Sunday, 19 July 2009

Is There Really A Liquid Lining Of The Lung?

A remarkable phenomenon has occurred in recent years in pulmonary physiology that may tell us something about the survival of orthodoxy despite ever more aggressive peer review. We refer to the widespread persistence of the notion that the pulmonary alveoli are normally lined with liquid. This notion persists in the scientific community in the face of a simple law of physics that shows it to be impossible. The law, appreciable by schoolchildren who blow soap bubbles, is that the only stable liquid–gas interface has the shape of a sphere, unless gravity upsets things badly. As a pulmonary alveolus is not a spherical structure, its epithelium cannot support a continuous thin lining with liquid that follows the non-spherical contour of its surface. It requires some explanation, therefore, why both the specialist medical literature, and school and university biology and physiology texts, are dominated by the view that the ‘alveolar surface is lined with liquid, which forms an air–liquid interface with alveolar gas’.1 To physicists this is inconceivable.2

The discovery by Brown and colleagues in 1959, that extracts from lung display a surface tension–area hysteresis on a Langmuir trough that looks a bit like the pressure– volume hysteresis seen in excised lungs,5 set the scene for an assumption that the alveoli themselves constitute a trough of liquid, albeit one with a complicated geometry. This assumption has pervaded the literature on lung mechanics for over 40 yr, and established itself firmly. Respiratory physiology texts speak with one voice about the liquid lining of the lung, assuming, or explicitly stating, that the whole alveolar surface is covered with a liquid.

The most vociferous opponent of alveolar wetness has made two fundamental errors in his otherwise challenging critique of established dogma.23 The first is the claim that a hydrophobic surface is required to prevent water from spreading within a polygonal structure. In fact, according to our earlier reasoning, even a hydrophilic surface can only sustain a continuous liquid lining if a sufficient volume of liquid is present on that surface to immerse irregularities beneath a spherical liquid–gas interface. This phenomenon is demonstrated in the micrographs of protein-rich pulmonary oedema published by Bachofen and colleagues.21 Hills’ second error, uncorrected even in a publication well after extensive new findings in the field,24 is the claim that passive forces alone account for the absorption of liquid from the corners of alveoli. His model of the ‘corner pump’, in which a liquid globule presents a convex surface to alveolar gas, and is emptied into lung interstitium by surface tension raising the pressure within the globule above that of alveolar gas and interstitial liquid, contrasts strikingly with the model that arises from the work of Basset and colleagues.25 26 In this model of adult lung, type II epithelial pneumocytes (the ones that secrete surfactant on to the alveolar surface) utilize fuel (ATP) actively to pump sodium, and with it glucose and water, from any collections of water that bathe the apical surface of the cells, into the interstitium.27 Matthay and colleagues have extensively characterized this process of liquid absorption in animals and humans,28 and there is some evidence that without active sodium transport fatal alveolar flooding would occur. Interestingly, however, the presence of aquaporins (water transport channels) in alveolar epithelium makes no measurable contribution to recovery from a wide variety of forms of lung injury associated with alveolar oedema.30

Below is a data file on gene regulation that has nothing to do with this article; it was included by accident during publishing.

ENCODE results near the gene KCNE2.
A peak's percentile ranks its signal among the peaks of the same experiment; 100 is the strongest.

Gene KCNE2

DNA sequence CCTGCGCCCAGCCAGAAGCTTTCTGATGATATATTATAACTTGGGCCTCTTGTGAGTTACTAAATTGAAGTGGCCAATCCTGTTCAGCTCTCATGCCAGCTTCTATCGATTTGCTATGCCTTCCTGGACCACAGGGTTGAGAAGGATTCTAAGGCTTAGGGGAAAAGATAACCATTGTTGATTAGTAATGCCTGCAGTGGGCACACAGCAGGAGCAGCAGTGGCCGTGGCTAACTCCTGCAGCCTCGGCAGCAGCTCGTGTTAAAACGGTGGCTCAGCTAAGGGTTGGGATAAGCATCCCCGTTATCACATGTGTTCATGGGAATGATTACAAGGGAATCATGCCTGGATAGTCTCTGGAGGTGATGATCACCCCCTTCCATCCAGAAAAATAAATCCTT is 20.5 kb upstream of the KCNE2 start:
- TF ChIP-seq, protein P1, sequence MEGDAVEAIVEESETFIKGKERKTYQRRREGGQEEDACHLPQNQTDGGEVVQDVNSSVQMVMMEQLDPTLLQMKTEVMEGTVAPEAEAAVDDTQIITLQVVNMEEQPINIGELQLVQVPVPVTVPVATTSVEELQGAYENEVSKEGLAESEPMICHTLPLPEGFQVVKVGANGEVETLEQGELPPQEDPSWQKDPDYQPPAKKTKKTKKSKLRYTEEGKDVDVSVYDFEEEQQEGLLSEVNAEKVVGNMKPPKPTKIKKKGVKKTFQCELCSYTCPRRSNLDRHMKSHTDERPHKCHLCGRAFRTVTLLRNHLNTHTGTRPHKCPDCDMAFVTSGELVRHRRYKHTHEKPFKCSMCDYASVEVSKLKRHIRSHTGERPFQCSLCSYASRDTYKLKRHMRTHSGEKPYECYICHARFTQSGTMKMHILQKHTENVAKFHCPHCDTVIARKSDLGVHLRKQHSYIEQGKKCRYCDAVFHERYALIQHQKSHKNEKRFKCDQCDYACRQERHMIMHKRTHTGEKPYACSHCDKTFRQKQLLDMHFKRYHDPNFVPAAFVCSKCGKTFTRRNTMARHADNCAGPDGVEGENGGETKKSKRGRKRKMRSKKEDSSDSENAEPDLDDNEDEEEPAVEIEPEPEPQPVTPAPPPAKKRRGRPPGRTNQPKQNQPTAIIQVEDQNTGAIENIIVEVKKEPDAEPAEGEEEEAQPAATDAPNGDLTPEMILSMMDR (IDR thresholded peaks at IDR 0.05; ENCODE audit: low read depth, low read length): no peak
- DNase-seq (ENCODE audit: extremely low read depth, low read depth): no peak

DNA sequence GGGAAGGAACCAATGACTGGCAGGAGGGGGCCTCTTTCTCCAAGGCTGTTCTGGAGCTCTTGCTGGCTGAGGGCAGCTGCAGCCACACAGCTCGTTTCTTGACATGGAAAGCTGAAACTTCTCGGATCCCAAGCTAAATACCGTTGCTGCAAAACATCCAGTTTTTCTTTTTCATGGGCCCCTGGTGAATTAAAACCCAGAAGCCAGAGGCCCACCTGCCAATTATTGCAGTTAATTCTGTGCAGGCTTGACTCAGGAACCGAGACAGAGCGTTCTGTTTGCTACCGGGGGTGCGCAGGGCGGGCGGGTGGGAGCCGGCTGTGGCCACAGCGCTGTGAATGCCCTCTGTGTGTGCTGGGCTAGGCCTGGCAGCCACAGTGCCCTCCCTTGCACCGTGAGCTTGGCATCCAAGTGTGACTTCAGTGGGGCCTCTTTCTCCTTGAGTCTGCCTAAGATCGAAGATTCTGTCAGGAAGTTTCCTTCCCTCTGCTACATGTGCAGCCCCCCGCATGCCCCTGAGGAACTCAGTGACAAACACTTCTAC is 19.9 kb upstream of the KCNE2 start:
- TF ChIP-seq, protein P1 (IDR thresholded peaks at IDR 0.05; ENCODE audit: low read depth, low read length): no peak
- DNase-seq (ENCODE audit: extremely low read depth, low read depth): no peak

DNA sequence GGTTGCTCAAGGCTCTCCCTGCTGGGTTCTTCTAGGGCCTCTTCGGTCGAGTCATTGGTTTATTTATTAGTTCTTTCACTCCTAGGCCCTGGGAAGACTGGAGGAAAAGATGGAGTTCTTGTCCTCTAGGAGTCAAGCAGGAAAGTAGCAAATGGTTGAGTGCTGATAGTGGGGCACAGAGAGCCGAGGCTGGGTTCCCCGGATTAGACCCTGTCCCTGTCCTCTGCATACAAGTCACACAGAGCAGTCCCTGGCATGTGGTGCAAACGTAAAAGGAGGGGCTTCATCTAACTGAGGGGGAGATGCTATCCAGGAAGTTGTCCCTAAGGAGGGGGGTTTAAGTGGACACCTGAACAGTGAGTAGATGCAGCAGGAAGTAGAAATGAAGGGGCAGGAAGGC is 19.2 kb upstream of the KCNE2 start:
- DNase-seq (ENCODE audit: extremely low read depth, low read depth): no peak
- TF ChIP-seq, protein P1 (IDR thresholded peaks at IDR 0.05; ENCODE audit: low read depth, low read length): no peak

If the detectives on the case appear to be reluctant to make use of this fascinating new evidence of vigorous transport activity down in the alveoli, they appear even more reluctant to incorporate the most remarkable claims emanating from the laboratory of Scarpelli,31 who offers a whole ‘new anatomy’ of the alveolar surface. On the basis of studies that are claimed to preserve surface structures destroyed by the customary methods of histological preparation, Scarpelli has proposed that the alveolar ducts are normally filled with foam surfactant, within which each alveolus can be identified as a separate and complete bubble. Thus, astonishingly, the gas within each alveolus is not free to flow by convection, at least not continuously throughout the whole of the respiratory cycle as has been normally supposed. In this model, the entrances to alveoli are spanned by extremely thin bilayers of surfactant that are presumed usually to contain no ‘hypophase’ liquid, and consequently take the form of ‘Newtonian black films’.

No comments: